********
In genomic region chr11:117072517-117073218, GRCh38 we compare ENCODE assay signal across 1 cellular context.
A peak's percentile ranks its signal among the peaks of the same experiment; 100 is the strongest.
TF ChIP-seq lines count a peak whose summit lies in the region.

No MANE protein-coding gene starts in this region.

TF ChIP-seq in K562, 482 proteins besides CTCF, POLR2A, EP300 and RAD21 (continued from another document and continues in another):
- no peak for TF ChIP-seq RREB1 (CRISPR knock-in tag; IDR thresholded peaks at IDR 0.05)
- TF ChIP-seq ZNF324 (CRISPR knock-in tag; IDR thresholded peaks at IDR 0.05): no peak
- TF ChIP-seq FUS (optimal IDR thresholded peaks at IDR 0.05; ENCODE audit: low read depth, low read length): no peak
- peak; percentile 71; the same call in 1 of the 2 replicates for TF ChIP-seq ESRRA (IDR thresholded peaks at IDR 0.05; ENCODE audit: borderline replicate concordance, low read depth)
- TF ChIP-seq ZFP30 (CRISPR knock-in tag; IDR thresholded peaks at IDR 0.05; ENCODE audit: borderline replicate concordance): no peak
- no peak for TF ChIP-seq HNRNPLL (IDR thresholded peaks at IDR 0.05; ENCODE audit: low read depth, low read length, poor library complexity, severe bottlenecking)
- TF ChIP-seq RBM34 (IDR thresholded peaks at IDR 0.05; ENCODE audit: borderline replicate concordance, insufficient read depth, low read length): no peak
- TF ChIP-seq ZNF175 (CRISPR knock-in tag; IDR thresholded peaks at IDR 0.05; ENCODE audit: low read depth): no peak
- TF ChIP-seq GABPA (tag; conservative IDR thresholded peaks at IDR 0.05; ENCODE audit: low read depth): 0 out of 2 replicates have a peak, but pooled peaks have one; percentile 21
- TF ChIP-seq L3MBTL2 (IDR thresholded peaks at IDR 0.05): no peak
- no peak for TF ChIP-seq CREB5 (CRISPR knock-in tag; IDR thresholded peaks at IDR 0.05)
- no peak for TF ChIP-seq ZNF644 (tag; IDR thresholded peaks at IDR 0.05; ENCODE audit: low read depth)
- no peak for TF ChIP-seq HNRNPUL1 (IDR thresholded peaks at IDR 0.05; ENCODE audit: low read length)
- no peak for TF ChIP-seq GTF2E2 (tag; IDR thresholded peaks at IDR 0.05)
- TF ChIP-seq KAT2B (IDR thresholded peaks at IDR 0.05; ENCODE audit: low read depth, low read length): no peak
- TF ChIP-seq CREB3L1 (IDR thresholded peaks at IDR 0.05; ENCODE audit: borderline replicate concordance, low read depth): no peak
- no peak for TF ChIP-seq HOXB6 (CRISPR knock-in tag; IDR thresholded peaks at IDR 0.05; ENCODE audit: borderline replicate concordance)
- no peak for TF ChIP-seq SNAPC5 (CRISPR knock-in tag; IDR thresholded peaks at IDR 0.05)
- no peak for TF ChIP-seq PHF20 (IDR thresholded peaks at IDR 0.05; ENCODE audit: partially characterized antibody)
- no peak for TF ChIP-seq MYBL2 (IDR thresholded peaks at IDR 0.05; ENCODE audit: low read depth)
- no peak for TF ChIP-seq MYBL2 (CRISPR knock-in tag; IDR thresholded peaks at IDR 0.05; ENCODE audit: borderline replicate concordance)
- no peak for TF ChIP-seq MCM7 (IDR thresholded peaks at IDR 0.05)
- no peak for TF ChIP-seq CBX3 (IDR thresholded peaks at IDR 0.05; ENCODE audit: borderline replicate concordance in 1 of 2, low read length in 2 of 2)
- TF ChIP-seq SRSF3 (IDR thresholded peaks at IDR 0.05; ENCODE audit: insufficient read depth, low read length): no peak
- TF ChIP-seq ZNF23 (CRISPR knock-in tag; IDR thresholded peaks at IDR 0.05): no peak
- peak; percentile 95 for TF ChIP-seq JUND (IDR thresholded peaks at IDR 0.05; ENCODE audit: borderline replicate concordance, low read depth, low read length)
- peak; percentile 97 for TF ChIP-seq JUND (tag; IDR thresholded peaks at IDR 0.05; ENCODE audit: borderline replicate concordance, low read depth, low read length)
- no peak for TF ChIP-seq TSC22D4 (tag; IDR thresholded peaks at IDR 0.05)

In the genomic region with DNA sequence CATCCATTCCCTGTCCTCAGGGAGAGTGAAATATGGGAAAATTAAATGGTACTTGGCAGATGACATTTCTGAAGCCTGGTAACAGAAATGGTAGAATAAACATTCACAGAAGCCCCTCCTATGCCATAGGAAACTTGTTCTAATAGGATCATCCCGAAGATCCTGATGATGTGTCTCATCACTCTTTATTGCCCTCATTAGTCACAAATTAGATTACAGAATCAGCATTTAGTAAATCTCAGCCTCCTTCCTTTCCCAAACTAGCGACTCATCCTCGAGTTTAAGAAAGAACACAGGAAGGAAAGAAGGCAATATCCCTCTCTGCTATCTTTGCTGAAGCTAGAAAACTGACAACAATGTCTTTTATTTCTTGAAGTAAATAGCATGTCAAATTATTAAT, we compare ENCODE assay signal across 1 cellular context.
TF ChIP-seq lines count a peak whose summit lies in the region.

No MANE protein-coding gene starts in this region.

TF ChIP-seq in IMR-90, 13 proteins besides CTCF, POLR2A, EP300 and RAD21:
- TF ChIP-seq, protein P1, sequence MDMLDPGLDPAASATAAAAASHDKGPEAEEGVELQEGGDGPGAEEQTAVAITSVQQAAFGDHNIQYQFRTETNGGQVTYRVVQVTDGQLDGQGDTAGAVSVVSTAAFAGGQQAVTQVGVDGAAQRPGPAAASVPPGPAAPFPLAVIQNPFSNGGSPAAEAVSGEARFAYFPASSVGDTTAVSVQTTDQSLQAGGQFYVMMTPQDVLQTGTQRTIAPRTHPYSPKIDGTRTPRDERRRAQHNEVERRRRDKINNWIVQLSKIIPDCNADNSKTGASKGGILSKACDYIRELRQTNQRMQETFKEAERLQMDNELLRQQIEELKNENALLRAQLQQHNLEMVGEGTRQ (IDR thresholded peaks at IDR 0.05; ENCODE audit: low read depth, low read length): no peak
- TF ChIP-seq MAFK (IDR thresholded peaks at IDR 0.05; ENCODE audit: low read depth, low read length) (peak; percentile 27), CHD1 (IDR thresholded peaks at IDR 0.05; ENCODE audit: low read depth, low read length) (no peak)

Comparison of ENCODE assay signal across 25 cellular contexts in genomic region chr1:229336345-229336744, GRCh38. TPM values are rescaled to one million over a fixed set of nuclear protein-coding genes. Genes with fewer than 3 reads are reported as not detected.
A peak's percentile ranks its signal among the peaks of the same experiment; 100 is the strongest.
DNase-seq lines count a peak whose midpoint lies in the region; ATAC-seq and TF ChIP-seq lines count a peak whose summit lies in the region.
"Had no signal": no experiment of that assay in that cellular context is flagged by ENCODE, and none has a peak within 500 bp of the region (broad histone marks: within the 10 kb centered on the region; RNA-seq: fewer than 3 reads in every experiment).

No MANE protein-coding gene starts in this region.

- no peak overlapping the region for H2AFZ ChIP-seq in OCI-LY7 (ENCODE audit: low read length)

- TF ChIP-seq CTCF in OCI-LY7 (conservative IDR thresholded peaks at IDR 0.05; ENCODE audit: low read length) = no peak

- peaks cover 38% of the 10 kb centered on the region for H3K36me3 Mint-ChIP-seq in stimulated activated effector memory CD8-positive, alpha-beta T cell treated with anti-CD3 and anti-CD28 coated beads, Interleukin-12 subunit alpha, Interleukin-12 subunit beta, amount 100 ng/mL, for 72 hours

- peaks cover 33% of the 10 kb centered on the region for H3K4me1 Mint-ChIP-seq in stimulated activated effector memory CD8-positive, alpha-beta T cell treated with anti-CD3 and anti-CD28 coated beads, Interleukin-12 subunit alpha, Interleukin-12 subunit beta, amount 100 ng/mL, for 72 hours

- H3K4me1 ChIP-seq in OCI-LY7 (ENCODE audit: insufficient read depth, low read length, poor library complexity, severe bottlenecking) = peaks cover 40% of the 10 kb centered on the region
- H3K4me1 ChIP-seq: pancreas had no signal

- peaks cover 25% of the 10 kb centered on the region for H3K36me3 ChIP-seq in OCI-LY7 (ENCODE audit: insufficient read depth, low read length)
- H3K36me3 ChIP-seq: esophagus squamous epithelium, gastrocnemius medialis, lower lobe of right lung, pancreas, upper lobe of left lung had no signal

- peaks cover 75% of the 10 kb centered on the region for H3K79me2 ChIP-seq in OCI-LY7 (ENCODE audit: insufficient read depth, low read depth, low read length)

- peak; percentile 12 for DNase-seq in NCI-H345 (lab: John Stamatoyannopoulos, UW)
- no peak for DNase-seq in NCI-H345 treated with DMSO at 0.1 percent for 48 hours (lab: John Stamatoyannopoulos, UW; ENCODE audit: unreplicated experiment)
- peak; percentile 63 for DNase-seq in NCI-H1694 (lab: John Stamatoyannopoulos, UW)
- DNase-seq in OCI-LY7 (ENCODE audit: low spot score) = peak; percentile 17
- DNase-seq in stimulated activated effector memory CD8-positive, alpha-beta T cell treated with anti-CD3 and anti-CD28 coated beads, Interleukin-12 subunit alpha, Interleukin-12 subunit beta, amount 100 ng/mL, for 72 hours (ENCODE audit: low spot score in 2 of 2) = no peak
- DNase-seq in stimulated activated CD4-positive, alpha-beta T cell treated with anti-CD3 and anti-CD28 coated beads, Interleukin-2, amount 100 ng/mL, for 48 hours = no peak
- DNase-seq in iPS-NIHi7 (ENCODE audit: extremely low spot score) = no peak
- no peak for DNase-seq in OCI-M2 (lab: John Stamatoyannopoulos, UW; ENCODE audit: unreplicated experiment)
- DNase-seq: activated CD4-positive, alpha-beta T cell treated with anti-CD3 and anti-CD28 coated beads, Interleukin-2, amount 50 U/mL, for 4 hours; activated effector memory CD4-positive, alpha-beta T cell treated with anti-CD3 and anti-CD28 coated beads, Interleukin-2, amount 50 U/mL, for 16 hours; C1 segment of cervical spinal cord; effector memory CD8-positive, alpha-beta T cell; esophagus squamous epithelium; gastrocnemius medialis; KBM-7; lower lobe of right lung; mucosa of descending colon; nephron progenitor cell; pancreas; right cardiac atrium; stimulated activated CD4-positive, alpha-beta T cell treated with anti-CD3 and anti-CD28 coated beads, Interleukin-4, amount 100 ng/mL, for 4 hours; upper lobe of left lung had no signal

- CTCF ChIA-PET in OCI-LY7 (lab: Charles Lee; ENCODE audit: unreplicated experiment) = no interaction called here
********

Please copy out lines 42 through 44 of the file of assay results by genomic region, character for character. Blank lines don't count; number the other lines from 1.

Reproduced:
DNase-seq lines count a peak whose midpoint lies in the region; ATAC-seq and TF ChIP-seq lines count a peak whose summit lies in the region.
"Had no signal": no experiment of that assay in that cellular context is flagged by ENCODE, and none has a peak within 500 bp of the region (broad histone marks: within the 10 kb centered on the region; RNA-seq: fewer than 3 reads in every experiment).

No MANE protein-coding gene starts in this region.